The Rangers are the most well-documented team in this predicament because of all of their veterans… specifically Yu Darvish. It’s definitely now or never in Texas, and unfortunately they have said that they are open to trade talks before the deadline on Monday. This is a smart move for the Rangers because they can’t afford to miss out on the opportunity to get something in return for their aging roster that can be much more well-suited on a contending team.

But who could these sellers talk with?

 

Buyers

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By my count, there are 12 buyers in the market this year… 6 contenders, 3 challengers, and 3 mistakes. The 6 contenders, for argument’s sake, are the division leaders, most of which need to shore up their pitching to go along with their hot bats. There are plenty of quality starting pitchers in the market like Sonny Gray, who has long-term contract control, and Yu Darvish who would be a rental. Either way, Gray and Darvish provide a significant boost to a team’s 2017 World Series hopes, and the Nationals, Cubs, Dodgers, and Yankees are prime contenders to use their talents.

Speaking of the Yankees, while not a division leader, they are looked upon as having the best outside chance to compete deep into the postseason. With an enormous farm system full of top-rated prospects, as well as cap space, they can go out and grab whoever they want… and you better believe they will. With an embarrassment of riches at the plate, I except a starter or two to find a new home in New York. The Yankees will definitely be the team to make headlines on July 31st, but will it be enough to stretch late into October? I’m not so sure… worst case scenario, they’re a top contender in 2018.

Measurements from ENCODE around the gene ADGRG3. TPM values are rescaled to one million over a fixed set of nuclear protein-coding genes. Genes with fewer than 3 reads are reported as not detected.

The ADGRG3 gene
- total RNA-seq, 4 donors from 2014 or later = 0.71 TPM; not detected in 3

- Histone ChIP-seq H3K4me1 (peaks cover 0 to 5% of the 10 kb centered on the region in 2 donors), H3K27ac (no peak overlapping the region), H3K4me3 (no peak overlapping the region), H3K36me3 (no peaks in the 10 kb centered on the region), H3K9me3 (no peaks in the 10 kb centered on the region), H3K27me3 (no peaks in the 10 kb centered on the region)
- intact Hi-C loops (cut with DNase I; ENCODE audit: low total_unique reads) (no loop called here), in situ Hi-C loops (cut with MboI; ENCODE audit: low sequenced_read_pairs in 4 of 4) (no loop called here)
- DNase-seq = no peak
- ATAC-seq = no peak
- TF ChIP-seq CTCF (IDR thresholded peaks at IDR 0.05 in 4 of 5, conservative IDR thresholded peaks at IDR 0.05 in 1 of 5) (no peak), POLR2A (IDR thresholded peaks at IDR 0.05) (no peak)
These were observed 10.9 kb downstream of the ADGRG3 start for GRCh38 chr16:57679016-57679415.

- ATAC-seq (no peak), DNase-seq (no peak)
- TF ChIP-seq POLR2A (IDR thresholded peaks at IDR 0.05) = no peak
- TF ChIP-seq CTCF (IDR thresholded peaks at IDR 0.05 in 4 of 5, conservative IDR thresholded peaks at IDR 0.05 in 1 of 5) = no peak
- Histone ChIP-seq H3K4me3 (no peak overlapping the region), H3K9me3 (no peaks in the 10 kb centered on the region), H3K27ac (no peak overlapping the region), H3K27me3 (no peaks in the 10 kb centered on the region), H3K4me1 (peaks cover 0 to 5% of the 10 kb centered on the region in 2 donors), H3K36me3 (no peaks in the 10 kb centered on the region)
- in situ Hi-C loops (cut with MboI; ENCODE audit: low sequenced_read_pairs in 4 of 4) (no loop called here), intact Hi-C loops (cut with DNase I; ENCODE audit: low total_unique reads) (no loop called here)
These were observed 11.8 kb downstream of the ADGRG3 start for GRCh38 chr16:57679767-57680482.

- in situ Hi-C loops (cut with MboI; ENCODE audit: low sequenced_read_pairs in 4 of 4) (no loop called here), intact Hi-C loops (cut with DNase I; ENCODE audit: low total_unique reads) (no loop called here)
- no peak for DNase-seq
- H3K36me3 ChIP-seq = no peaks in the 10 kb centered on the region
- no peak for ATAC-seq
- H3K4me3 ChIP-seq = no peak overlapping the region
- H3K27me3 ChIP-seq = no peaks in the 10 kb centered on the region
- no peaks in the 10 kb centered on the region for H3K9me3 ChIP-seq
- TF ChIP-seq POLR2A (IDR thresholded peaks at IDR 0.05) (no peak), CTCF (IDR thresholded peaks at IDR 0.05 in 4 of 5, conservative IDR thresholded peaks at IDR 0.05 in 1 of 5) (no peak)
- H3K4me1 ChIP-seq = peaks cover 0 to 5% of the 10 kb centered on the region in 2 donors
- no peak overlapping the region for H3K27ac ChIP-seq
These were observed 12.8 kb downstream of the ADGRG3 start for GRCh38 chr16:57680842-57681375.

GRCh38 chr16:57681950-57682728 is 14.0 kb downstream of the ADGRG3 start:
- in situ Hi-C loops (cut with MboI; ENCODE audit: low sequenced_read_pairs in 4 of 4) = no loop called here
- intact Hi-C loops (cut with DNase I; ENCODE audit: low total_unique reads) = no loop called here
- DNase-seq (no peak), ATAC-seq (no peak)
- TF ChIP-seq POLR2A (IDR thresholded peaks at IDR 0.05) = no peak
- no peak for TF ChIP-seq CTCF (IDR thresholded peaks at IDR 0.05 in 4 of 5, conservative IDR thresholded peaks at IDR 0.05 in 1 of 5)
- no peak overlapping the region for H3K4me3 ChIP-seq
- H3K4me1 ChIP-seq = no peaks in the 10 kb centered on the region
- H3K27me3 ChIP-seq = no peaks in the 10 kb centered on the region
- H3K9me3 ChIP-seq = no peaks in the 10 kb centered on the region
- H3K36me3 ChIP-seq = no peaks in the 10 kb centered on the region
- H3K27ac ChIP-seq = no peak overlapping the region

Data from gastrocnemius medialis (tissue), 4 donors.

So that leaves five buyers left…and only the Rockies and Dbacks have a right to be. If not for the Dodgers and Nationals, Colorado and Arizona would hold the best records in the National League. Unfortunately they’re trapped in the N.L. West with L.A., so a division title might be a stretch. Nonetheless, they have a lot of tools around them to potentially surprise the 1 seed. If it’s the Dodgers, they have the benefit of being very familiar with what L.A. can do, and if it’s the Nationals, well… D.C.’s bullpen might gift the victory to the Rockies or Dbacks. Long story short: buy, gather some momentum, and survive as long as possible.

That model doesn’t work for everybody. The Brewers, Royals, and Twins have shown their cards- and they made a huge mistake. While they’ve put together a surprise run at potentially sneaking into the playoffs, there is no way they can win a World Series with their current lineup. A slugger or ace is great and all but no one can be the difference between missing the playoffs and becoming World Champions. It’s always tough to come to the realization that one’s team can’t contend, but they need to be honest with themselves (like the Cardinals).

The best case scenario is that one of these teams squeaks into the playoffs, MAYBE wins the Wild Card game, and then gets swept by the best team in the league in the next round. What a great way to throw away your prospects on a veteran rental. I guess it’s too late to say now, but they should’ve recognized that there was a reason they are surprised to be in playoff contention. Regardless, soon they’ll realize there’s a large gap between playoff contention and World Series contention.